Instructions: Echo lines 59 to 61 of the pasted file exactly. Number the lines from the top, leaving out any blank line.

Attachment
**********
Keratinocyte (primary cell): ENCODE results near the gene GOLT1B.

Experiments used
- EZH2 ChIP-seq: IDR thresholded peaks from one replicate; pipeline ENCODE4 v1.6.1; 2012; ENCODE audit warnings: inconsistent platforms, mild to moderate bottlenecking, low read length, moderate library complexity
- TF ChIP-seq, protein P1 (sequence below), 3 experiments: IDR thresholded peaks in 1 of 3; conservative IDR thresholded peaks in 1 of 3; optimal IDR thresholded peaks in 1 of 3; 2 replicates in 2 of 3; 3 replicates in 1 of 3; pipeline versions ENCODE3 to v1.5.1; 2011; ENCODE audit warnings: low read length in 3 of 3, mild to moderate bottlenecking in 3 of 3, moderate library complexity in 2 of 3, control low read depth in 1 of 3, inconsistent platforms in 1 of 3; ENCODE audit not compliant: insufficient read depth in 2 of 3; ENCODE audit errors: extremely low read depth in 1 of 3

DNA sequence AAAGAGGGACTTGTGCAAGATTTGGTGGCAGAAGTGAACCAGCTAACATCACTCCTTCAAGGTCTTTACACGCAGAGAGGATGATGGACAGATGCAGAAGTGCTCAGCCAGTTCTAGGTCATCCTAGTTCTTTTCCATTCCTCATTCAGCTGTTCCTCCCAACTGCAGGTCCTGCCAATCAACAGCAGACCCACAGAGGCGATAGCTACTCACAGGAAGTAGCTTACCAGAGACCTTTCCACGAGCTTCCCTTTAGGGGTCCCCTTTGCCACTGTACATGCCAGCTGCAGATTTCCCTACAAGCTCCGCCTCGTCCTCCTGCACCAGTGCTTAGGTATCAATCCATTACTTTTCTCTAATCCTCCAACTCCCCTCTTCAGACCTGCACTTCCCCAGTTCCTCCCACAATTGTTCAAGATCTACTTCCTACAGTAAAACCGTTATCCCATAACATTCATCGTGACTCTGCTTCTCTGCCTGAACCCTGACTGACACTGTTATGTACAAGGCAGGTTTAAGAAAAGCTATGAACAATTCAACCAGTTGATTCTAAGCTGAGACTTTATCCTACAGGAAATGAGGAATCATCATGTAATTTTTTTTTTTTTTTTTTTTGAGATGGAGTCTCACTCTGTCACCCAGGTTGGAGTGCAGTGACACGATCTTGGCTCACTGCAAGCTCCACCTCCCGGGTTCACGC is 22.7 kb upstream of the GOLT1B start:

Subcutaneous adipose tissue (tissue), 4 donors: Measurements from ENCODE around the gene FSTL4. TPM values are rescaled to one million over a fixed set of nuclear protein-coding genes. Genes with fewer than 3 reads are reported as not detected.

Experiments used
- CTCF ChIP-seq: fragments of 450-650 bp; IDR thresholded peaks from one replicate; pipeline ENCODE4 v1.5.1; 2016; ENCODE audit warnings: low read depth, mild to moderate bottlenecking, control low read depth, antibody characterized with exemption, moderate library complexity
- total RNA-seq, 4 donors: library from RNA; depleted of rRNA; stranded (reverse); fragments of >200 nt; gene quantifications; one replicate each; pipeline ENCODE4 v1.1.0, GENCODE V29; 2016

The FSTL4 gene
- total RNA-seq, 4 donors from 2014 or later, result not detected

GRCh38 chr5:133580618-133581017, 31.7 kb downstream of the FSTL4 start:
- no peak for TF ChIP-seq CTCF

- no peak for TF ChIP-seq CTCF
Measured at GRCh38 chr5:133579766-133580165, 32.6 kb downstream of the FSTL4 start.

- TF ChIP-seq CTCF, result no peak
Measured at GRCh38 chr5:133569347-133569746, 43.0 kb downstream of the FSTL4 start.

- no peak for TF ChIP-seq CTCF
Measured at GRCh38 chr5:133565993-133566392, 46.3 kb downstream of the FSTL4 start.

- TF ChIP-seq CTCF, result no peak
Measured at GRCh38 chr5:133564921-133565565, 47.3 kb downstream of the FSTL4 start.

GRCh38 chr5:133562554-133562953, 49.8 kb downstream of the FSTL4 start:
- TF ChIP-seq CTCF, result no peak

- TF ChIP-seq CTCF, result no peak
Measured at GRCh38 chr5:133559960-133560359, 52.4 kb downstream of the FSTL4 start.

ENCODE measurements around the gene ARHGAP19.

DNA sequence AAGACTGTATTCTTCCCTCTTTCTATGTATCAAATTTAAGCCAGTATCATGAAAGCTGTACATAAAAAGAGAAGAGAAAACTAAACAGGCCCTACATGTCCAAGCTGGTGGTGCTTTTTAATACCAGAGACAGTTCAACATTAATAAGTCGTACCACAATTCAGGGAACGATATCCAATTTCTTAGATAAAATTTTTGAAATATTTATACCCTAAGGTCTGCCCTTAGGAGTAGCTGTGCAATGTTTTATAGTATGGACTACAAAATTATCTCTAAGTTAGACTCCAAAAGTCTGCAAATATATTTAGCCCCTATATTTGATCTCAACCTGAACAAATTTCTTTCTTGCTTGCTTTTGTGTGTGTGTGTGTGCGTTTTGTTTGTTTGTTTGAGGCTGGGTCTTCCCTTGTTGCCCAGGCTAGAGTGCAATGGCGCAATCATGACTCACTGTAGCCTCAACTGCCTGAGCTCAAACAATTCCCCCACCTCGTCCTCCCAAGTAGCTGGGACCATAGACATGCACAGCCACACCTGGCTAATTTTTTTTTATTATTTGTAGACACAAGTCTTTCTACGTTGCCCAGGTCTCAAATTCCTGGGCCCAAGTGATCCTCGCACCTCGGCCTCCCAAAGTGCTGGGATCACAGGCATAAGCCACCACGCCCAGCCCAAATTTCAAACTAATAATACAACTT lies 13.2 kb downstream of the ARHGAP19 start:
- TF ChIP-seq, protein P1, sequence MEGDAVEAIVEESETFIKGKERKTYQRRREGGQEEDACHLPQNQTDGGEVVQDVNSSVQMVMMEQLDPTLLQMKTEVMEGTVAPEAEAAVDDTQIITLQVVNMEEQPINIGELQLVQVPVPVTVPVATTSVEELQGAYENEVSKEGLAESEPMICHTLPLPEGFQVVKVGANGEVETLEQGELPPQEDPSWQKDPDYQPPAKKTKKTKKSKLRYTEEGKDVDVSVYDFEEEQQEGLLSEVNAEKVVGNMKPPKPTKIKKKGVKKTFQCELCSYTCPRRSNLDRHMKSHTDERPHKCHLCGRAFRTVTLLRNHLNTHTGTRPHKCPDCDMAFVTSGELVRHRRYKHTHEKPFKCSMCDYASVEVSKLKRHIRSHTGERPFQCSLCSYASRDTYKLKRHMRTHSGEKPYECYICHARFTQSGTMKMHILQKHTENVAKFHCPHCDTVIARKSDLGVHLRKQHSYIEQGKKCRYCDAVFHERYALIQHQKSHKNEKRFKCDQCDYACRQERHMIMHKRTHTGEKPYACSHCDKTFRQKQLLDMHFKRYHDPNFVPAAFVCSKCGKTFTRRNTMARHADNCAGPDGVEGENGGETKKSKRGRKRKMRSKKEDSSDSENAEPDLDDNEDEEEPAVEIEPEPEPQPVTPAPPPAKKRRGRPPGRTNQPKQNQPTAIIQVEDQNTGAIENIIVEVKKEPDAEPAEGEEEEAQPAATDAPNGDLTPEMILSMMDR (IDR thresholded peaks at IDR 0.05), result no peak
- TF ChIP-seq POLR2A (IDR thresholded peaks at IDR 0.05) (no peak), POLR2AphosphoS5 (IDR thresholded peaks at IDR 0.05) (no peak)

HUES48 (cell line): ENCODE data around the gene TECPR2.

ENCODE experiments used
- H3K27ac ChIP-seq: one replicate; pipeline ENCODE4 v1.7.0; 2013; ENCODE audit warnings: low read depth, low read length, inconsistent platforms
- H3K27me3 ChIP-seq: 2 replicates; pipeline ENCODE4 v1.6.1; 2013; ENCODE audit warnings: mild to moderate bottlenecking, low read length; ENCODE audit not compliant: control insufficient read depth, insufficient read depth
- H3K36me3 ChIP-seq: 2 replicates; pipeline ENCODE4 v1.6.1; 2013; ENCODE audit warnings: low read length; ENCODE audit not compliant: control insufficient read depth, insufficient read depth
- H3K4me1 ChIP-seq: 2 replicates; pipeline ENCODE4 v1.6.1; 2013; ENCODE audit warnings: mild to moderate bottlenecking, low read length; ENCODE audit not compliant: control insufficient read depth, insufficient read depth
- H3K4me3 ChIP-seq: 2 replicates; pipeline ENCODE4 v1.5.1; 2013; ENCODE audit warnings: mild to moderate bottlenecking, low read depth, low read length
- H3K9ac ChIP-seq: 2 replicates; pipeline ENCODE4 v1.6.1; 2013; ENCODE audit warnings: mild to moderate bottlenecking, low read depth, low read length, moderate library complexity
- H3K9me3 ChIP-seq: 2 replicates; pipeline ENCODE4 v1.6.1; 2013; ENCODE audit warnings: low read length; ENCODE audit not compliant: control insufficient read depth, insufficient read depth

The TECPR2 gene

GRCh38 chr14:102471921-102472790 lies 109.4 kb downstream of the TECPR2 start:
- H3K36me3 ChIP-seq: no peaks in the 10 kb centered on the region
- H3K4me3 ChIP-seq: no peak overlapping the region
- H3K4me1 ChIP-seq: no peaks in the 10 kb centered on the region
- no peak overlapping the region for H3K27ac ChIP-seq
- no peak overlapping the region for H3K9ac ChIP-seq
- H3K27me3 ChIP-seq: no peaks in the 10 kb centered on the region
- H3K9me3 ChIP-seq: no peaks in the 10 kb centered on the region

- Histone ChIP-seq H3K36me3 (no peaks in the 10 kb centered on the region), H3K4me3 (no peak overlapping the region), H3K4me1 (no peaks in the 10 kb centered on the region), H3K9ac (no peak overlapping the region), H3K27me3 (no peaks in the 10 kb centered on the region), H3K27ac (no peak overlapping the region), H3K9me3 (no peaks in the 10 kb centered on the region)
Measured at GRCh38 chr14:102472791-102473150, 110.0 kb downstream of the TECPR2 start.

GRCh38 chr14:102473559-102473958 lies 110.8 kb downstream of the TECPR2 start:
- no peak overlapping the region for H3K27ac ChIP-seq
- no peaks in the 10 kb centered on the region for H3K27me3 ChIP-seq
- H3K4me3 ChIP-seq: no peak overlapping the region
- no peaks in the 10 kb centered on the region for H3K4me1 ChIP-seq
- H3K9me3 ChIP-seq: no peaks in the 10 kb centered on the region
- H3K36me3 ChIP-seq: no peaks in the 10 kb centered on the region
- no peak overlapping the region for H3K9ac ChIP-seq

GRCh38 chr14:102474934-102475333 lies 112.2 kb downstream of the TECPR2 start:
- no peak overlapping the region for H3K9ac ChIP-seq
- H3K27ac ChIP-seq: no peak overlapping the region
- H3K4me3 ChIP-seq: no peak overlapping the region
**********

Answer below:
- no peak overlapping the region for H3K9ac ChIP-seq
- H3K27ac ChIP-seq: no peak overlapping the region
- H3K4me3 ChIP-seq: no peak overlapping the region